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# Pricing the Future: The 300-Year Quest for the Equation That Changed Wall Street

Options have been traded for hundreds of years, but investment decisions were based on gut feelings until the Nobel Prizewinning discovery of the Black-Scholes options pricing model in 1973 ushered in the era of the quants.” Wall Street would never be the same.

...more
In *Pricing the Future*, financial economist George G. Szpiro tells the fascinating stories of the pioneers of math

Hardcover, 336 pages

Published
November 29th 2011
by Basic Books
(first published November 1st 2011)

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## Community Reviews

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- the story was littered with what seemed irrelevant biographical trivia of the authors. If there *was* a story or common theme behind this, I didn't get it.

- the prose is a bit clumsy and full of clichés.

- there's really hardly any history of ideas, putting the development of the options pricing formula in context. That's sad.

- oddly, and very much to my disappointment, the autho ...more

One of the major intellectual achievements of the 20th century was the theory of option pricing. This is its story, and it’s absolutely fascinating. Options have been around since the buying and selling of tulips and the very first efforts of investors to control their downside risk. But the economic value of such protections was not finally understood until the Nobel Prize winning research of Fischer Black, Myron Scholes, and Robert Merton in the 1970’s. It could not have happened ...more

Options are a form of derivative (no actual commodity or security changes hands) where one gains the ability to buy or sell something at a future date and ...more

From the tulipomania of Holla ...more

the book is a cut and paste of many little stories from the past.

Nothing new.

The author seems to think the Black scholes equation is something important,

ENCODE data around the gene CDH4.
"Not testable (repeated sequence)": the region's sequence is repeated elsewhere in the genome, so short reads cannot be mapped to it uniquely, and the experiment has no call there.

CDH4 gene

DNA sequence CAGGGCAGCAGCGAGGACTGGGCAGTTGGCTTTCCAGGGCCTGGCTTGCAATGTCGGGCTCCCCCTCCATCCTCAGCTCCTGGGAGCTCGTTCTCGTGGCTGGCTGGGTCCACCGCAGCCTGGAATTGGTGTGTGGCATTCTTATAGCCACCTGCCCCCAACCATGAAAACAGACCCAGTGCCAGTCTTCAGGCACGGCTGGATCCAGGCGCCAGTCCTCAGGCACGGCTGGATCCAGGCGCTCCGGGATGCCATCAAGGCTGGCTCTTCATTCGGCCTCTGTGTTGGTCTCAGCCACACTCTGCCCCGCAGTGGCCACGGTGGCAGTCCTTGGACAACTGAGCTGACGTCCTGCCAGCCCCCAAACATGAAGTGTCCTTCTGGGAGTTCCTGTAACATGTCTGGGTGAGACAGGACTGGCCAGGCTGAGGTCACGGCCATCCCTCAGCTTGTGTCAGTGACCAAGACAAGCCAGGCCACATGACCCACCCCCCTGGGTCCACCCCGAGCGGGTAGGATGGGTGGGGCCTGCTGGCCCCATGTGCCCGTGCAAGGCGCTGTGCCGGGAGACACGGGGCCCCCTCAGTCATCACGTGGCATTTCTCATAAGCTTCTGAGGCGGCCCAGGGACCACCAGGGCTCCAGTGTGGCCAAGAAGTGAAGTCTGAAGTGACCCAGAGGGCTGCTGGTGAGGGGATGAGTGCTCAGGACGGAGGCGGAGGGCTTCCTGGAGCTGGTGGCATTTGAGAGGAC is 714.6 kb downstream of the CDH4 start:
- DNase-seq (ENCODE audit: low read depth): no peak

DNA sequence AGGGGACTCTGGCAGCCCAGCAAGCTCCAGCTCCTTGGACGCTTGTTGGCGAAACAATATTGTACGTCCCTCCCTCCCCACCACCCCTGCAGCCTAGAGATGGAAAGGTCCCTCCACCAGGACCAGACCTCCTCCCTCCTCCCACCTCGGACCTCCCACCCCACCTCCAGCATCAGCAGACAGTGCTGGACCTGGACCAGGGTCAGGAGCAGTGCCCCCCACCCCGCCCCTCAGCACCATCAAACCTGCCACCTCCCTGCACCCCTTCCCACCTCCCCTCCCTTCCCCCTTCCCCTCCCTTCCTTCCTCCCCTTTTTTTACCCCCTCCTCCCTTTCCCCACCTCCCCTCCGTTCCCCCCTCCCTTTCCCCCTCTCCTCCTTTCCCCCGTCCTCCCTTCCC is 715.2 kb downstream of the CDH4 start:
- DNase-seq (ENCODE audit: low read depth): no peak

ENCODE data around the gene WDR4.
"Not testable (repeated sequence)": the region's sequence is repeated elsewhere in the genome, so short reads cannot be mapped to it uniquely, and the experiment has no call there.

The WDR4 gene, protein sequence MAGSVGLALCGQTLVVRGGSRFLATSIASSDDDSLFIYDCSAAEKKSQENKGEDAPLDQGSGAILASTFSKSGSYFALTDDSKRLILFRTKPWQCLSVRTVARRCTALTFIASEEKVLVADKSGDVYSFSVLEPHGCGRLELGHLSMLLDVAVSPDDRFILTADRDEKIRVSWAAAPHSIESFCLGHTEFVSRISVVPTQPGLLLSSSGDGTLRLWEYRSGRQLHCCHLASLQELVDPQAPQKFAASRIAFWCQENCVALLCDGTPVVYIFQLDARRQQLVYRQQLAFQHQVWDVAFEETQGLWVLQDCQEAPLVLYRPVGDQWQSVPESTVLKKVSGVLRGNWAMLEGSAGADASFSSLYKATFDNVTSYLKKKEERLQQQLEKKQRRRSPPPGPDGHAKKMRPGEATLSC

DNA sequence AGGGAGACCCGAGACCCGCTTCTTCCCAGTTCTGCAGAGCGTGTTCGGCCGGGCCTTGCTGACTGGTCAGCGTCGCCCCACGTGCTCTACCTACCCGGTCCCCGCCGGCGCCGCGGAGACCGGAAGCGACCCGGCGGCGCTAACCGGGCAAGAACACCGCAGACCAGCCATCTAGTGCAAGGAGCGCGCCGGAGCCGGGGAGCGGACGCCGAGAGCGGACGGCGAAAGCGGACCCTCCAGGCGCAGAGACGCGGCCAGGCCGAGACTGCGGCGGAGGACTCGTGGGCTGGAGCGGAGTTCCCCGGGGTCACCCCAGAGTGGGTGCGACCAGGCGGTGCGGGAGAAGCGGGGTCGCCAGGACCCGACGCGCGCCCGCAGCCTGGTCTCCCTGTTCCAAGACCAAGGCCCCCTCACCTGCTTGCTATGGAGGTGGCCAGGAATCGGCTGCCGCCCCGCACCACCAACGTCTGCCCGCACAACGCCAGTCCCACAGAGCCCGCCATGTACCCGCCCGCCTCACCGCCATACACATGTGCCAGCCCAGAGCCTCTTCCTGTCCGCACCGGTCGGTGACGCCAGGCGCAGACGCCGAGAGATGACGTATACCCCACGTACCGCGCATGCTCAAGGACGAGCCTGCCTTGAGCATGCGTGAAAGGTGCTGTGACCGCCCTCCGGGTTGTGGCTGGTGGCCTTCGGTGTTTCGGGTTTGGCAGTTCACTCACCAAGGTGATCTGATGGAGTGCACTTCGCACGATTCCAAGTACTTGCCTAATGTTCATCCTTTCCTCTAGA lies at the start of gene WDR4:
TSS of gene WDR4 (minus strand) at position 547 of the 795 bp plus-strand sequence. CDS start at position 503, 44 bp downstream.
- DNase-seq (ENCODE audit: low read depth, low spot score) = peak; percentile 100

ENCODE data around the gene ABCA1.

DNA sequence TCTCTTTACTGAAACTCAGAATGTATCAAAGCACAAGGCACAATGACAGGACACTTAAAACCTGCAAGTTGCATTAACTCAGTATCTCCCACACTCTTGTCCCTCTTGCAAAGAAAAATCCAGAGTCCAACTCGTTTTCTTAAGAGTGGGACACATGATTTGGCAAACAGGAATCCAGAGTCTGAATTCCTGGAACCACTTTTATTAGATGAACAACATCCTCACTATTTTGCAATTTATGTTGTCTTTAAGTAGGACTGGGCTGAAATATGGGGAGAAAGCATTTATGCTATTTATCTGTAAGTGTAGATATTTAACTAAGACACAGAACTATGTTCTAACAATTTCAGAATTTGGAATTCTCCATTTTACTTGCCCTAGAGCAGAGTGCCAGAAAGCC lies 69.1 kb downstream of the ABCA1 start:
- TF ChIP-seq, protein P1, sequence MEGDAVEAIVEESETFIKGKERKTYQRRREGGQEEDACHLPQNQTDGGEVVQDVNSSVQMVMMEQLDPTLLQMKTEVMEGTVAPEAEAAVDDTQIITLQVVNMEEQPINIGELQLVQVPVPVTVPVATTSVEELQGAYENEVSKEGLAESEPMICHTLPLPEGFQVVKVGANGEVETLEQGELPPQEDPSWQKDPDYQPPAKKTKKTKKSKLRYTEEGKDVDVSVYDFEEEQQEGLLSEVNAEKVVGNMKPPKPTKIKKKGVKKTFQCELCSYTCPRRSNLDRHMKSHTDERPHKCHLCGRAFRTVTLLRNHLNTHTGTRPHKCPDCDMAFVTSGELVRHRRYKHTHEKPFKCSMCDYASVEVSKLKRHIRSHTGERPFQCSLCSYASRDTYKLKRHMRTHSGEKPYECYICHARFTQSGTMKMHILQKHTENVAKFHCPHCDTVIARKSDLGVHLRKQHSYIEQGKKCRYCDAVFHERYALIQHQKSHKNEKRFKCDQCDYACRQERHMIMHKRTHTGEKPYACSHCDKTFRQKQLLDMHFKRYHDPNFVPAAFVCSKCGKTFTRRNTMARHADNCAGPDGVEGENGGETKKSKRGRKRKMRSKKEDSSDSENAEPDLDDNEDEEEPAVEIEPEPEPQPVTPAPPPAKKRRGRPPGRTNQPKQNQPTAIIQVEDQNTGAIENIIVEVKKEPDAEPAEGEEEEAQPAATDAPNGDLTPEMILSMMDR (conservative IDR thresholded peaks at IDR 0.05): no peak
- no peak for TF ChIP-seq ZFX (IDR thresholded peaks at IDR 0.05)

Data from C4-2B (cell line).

1. the key part of the equation is Implied volatility,

something not listed in the index.

2. What is implied volatility?

It's a fudge factor in the equation to make things work,

but the fact is, no one can know what IV is without knowing first,

what the price of an option is.

In theory, the B ...more

Jul 26, 2012
Brian
rated it
3 of 5 stars

Recommended to Brian by:
the economist

Shelves:
from-the-economist

(3.5) Well-written history (emphasize history) of Black-Scholes

Traces the history of the formula to value stock options from the very beginning (issuing of stock, development of futures, tulipomania etc.). All good stuff, but for a few glaring typos, particularly in chapter 16 or 17 (missing words, use of a subscript instead of superscript on a particular term in text describing the formula). Some careless stuff in there.

So good history, well-told and enjoyable. But we're really light on the mat ...more

Traces the history of the formula to value stock options from the very beginning (issuing of stock, development of futures, tulipomania etc.). All good stuff, but for a few glaring typos, particularly in chapter 16 or 17 (missing words, use of a subscript instead of superscript on a particular term in text describing the formula). Some careless stuff in there.

So good history, well-told and enjoyable. But we're really light on the mat ...more

I really should read this book over again so I understand it completely

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George G. Szpiro is an Israeli-Swiss applied mathematician and journalist, who has emerged as a writer of popular science books.

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